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Selector

Well-Known Member
I use 1/2" square wooden dowels that you can buy for pennies at HD, and I use their paint sticks as actuator arms, cut to size. The idea is this:

Screw a mounting block, usually a chunk of 1X4 or 2X4, up to the nether side of the surface beside the 1/2" hole you pre-drilled under the throwbar.

Insert a sharpened brad into the top edge of a paint stirrer so that it projects up to the hole in the middle of the throwbar.

Screw the paint stick to the side of the block in such a way that the brad is inserted nicely into the throwbar's hole.

The dowel now can be screwed to a hole lower on the stir stick, and its far end protrudes through the fascia. When you push or pull the dowel, the mechanism acts as a lever and moves the throwbar. I have 5 such arrangements on my latest layout which is still in the scenicking stage.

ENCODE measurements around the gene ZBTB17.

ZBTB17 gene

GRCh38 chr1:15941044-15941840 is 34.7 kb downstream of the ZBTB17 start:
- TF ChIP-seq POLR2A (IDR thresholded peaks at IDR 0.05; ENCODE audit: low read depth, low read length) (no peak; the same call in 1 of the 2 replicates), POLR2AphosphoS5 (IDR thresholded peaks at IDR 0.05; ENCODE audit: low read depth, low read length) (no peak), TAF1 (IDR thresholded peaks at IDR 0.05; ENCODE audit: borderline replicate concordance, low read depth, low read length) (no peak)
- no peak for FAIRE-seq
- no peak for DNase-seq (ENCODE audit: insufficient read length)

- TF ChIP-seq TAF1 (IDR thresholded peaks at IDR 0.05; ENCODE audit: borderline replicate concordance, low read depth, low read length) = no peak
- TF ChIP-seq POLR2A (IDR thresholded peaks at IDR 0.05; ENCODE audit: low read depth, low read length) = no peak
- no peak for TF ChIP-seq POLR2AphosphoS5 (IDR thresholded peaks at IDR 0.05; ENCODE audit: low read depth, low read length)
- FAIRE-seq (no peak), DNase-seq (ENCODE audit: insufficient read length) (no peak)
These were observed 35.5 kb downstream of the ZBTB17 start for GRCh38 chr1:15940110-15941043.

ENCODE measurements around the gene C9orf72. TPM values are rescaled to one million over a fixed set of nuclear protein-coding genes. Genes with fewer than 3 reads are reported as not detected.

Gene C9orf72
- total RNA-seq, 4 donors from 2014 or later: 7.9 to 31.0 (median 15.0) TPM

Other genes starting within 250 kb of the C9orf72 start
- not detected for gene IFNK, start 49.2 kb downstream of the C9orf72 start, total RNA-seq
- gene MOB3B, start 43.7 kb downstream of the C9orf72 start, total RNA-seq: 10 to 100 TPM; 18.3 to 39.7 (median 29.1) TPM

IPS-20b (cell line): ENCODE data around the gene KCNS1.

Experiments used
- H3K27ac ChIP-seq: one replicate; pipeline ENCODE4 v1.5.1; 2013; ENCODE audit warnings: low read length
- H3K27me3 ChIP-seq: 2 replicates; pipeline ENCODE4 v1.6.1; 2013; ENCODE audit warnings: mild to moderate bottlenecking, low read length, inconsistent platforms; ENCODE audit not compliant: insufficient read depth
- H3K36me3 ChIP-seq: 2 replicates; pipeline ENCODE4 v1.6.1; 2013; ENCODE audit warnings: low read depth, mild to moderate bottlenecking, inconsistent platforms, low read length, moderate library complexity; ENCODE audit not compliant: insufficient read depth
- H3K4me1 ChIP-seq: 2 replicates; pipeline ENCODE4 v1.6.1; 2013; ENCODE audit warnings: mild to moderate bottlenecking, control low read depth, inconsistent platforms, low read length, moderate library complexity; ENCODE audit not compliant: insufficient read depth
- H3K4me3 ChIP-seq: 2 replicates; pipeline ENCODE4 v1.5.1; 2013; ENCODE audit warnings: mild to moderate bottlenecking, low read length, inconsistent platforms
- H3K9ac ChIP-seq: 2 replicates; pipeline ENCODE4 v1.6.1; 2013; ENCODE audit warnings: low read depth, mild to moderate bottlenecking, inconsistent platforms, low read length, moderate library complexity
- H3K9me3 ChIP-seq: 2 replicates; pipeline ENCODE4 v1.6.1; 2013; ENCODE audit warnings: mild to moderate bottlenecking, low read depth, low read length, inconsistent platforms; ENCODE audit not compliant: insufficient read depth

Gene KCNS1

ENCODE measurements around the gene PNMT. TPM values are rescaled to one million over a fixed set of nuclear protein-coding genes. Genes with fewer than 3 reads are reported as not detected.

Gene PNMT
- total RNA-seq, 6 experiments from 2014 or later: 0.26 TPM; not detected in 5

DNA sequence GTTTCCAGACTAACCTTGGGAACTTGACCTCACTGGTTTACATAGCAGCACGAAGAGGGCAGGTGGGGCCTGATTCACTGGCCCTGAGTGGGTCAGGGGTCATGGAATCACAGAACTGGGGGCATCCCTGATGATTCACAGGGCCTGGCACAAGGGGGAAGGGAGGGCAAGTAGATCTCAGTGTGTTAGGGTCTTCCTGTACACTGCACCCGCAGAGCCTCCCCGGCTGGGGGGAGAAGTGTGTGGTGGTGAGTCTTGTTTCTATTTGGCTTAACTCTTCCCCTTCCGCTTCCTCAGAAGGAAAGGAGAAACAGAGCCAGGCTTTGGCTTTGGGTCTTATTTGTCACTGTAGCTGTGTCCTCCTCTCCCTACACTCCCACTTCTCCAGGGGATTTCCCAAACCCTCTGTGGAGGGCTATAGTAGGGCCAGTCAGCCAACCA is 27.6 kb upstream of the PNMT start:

Frank

Member
This is interesting.

Have you tried using a pair of old school camera cable release? A pair of them should do exactly what you're wanting to do without having to get too crafty. Basically one for diversion and one for straight through on a sort of rocker arrangement. You might even be able to arrange for it to be push in one direction and pull for the other.

You can find them on ebay for as little as $4 a piece and you'd just have to make sure they're adjusted to give the right length of throw.
 

DairyStateDad

Mumbling in the corner
Caboose Industries makes a choke-cable like linkage so you can put their ground throws off the layout itself. I have seen them demoed at Train Fest but have never purchased them.
 
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beiland

Well-Known Member
Some where I've seen cable controls made for HO turnouts. They provide everything you need.

View attachment 32603


Blue Point offers all the supplies.

Greg
I definitely did NOT want something like this hanging below the plywood deck,...of either my staging deck nor the main decks above.

I prefer some sort of small diameter 'tube within a tube' or 'cable within a tube' that can lay flat on the plywood deck, snake (curvable) under the stock Atlas track (non-roadbed), and be rigid enough at its exit point to PUSH against the spring action of a Peco turnout. I know most will pull, but a single cable needs to PUSH.
 

DairyStateDad

Mumbling in the corner